Had a great time at Railsconf 2007! Just got back. A little jetlagged, and in need of (another) nap. In summary: lots of good presentations, superb microbrews, a hilarious zefrank performance, and a number of lurking lolcats.

Highlights for me included DHH’s keynote, the Rails way ‘live’ performance by Jamis and Koz (although I have to politely disagree with them on the need for private ActiveRecord attributes), Ezra’s deployment and scaling session, and the homesteading talk by Matthew Bass. Thanks to everyone who helped make it happen.

Also got to meet some fellow IRC peeps in person. Now ur tru idinty is nown to me, bewar!

Episode 33: Making a Plugin

Posted about 7 years back at Railscasts

You can sometimes remove a lot of duplication by generating methods dynamic. In this episode I will show you how to create a plugin which does exactly that.

Only In Kenya

Posted about 7 years back at Sporkmonger

As a few of you are probably aware by now, I will be taking a break from Ruby, and computing in general for a couple of months. I am getting on a plane headed for Nairobi on May 20th. I won’t be back until August 26th. I’m not taking a computer with me, though I will have limited access through internet cafes, so email should work, but don’t expect quick replies.

For those who are curious, the intent of the trip is humanitarian in nature. There will be trips to Uganda and Tanzania, and some volcano climbing. I’ll be sure to take lots of photos, which will no doubt end up on Flickr.

Update:

In London. About to fall asleep.

Update:

In Kenya. Amazingly still awake.

Episode 32: Time in Text Field

Posted about 7 years back at Railscasts

Although Rails does allow you to edit time attributes with text fields, it's not very flexible. In this episode you will learn how to use a virtual attribute to format the time to your liking.

RailsConf '07 and SF geekSessions

Posted about 7 years back at PJ Hyett

The Err Free team will be accepting beers at RailsConf for anyone interested, come find us.

Chris will be talking about his acts_as_cached plugin on Saturday. He promised me it’s gonna be good and he’s not one to disappoint.

Also, if you’re going to be in the Bay area after RailsConf, there’s a three hour session on the 22nd concerning whether Rails can scale.

It’s $15, has smart people talking, and there’s an open bar afterwards…need I say more? Check it out.

RailsConf '07 and SF geekSessions

Posted about 7 years back at PJ Hyett

The Err Free team will be accepting beers at RailsConf for anyone interested, come find us.

Chris will be talking about his acts_as_cached plugin on Saturday. He promised me it’s gonna be good and he’s not one to disappoint.

Also, if you’re going to be in the Bay area after RailsConf, there’s a three hour session on the 22nd concerning whether Rails can scale.

It’s $15, has smart people talking, and there’s an open bar afterwards…need I say more? Check it out.

Oregon

Posted about 7 years back at zerosum dirt(nap) - Home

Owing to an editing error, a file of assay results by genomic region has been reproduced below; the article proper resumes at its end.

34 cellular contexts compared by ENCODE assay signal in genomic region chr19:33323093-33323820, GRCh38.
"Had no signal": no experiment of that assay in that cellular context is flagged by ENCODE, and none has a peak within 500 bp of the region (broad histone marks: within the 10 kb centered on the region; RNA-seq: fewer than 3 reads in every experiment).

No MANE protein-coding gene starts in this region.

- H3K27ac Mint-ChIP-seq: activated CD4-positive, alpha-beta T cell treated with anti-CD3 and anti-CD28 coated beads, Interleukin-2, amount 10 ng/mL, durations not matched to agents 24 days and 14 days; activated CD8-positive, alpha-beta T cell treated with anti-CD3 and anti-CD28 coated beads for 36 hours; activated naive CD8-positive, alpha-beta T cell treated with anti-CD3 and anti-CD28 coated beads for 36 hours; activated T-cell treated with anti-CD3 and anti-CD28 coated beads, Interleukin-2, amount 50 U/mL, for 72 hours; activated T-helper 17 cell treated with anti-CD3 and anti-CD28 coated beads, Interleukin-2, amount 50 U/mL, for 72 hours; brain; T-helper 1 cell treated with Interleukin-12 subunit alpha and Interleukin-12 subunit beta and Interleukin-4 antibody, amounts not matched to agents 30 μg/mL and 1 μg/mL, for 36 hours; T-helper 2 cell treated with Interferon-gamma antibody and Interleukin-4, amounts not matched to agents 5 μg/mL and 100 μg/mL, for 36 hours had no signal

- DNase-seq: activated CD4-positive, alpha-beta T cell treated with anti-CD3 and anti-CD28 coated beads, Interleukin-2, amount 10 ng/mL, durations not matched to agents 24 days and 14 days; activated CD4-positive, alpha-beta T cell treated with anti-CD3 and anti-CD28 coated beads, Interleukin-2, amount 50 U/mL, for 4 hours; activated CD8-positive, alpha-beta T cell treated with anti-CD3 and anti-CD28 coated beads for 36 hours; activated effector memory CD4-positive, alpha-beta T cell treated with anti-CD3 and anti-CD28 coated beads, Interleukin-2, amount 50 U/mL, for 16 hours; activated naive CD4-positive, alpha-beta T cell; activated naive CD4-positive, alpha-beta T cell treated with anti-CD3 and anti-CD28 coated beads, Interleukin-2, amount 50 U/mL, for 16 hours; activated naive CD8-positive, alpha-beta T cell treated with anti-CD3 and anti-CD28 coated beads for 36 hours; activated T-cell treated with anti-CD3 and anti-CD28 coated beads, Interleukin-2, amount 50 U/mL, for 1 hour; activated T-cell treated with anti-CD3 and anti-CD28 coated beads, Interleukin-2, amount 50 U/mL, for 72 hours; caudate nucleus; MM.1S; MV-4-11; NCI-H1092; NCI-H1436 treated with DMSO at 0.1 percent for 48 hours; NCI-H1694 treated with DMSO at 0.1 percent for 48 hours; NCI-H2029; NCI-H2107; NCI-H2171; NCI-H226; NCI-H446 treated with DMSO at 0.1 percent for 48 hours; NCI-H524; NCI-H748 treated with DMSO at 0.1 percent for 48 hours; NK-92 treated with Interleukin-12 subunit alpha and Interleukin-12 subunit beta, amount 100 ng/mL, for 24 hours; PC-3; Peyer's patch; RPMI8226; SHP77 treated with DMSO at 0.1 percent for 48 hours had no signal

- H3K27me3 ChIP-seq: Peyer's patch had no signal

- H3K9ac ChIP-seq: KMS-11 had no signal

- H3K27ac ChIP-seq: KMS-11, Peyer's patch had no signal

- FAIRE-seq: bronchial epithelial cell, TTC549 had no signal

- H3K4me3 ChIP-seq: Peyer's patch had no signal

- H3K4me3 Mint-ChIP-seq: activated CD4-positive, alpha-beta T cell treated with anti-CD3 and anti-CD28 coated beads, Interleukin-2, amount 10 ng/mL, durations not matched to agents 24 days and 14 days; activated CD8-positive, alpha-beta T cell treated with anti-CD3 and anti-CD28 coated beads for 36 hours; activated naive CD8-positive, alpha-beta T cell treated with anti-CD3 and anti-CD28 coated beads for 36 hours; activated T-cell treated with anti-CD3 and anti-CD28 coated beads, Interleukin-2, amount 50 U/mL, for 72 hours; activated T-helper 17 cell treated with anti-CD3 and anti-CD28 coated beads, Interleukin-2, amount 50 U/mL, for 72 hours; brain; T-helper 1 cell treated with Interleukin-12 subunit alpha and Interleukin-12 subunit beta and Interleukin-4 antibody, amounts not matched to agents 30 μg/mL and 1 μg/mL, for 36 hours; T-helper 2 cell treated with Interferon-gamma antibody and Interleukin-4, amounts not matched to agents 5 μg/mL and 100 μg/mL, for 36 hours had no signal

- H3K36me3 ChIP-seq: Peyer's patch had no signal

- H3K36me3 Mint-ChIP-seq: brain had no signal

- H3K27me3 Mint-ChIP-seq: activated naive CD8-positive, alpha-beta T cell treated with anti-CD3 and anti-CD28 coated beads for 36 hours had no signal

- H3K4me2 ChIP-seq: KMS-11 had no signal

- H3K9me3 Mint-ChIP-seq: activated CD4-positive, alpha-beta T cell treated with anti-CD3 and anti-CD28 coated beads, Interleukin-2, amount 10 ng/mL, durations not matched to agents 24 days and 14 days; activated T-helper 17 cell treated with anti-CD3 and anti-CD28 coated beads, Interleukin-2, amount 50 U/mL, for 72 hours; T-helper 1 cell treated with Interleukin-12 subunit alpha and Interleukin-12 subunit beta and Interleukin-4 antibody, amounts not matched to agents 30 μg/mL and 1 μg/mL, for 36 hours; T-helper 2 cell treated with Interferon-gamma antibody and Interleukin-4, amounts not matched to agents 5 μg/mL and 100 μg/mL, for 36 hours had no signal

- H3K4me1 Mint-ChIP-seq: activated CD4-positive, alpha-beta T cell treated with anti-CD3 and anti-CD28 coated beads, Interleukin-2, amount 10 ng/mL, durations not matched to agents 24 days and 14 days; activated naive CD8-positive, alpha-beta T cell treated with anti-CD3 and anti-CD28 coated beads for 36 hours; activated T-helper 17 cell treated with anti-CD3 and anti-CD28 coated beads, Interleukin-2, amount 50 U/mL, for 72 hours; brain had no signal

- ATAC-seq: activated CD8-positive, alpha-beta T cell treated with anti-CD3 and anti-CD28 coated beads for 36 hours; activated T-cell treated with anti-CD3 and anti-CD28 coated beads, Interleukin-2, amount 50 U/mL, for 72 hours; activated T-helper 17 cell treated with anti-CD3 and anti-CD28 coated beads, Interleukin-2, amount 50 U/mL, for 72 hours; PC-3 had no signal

So here I am in sunny Oregon. Around 1PM I hop on a train headed to Portland for RailsConf 07. Came out a few days early to catch up with my good buddy Ty in Eugene and work on the startup idea we’ve been banging around. And do some hiking, drinking, and dissecting of Heroes too, of course.

I kind of love being out here and yet still having my internal clock set to east coast time. I wake up “early” for a change, and bang out a nasty chunk of work before anyone else here is even awake yet. Otoh, I feel like an old man when I begin to falter around 11PM. Heh.

Anyway, I’m looking forward to the conference. I’ll be attending the tutorials day tomorrow, specifically the scaling session with Joyent’s Jason Hoffman as well as David Black’s ‘Routing Roundup’. If you see me, say hi.

Backup of Bloglines keep new items

Posted about 7 years back at Spejman On Rails

If you are a Bloglines user, you probably save the interesting posts using "keep new" feature.

If you have use this reader for a time, the quantity of post saved could be large... Some day I thought that won't be funny to loose all this data, then I build a ruby script to backup bloglines "keep new" items into a xml file.

With this script I learned better Mechanize and Hpricot Ruby libraries.
Este script me ha servido para probar dos librerías muy útiles de Ruby: mechanize y hpricot.

You need these libraries in order to use the script:


gem install json
gem install activesupport
gem install hpricot
gem install mechanize


And here you have the script. I think is very understandable. I hope it helps you to backup your bloglines account (remember to change EMAIL and PASSWORD values with yours) or to understand better how mechanize and hpricot works.

require "rubygems"
require "hpricot"
require "json"
require "mechanize"
require "active_support"

# Reads a bloglines javascript tree structure that has all
# feeds data.
def read_tree( tree_base, label = "" )
tree_base.each do |tree|
if tree["kids"]
read_tree tree["kids"], label + "/" + tree["n"]
else
@feeds << [tree["n"], label, tree["kn"], "http://www.bloglines.com/myblogs_display?sub=#{tree["id"]}&site=#{tree["sid"]}"]
end
end
end

# Add more memory to hpricot otherwise couldn't load some webs.
Hpricot.buffer_size = 262144

agent = WWW::Mechanize.new
page = agent.get 'http://www.bloglines.com/login'

form = page.forms[1]
form.email = 'EMAIL'
form.password = 'PASSWORD'

page = agent.submit form

# Get the bloglines sindicated feeds
menu_page = agent.get "http://www.bloglines.com/myblogs_subs"
start_text = "var initTreeData = "
end_text = "\n;\n"
js_feeds_tree_str = menu_page.content[menu_page.content.index(start_text)+start_text.size..menu_page.content.index(end_text)]
feeds_tree = JSON.parse js_feeds_tree_str.gsub("\\","")
@feeds = []
read_tree(feeds_tree["kids"])

puts "<bloglines_saves>"
@feeds.each do |feed|

page = agent.get feed[3]
doc= Hpricot(page.content)

# get the content of all saved feed posts
content = ((doc/"body")/"td.article")
next if content.empty?
puts "<feed name=\"#{feed[0].strip}\" folder=\"#{feed[1].strip}\">"

# Iterate each saved feed post
((doc/"body")/"a.bl_itemtitle").each_with_index do |title, index|
puts "<feed_save title=\"#{title.inner_html.strip}\" href=\"#{title.attributes["href"]}\">"
puts content[index].inner_html.to_xs
puts "</feed_save>"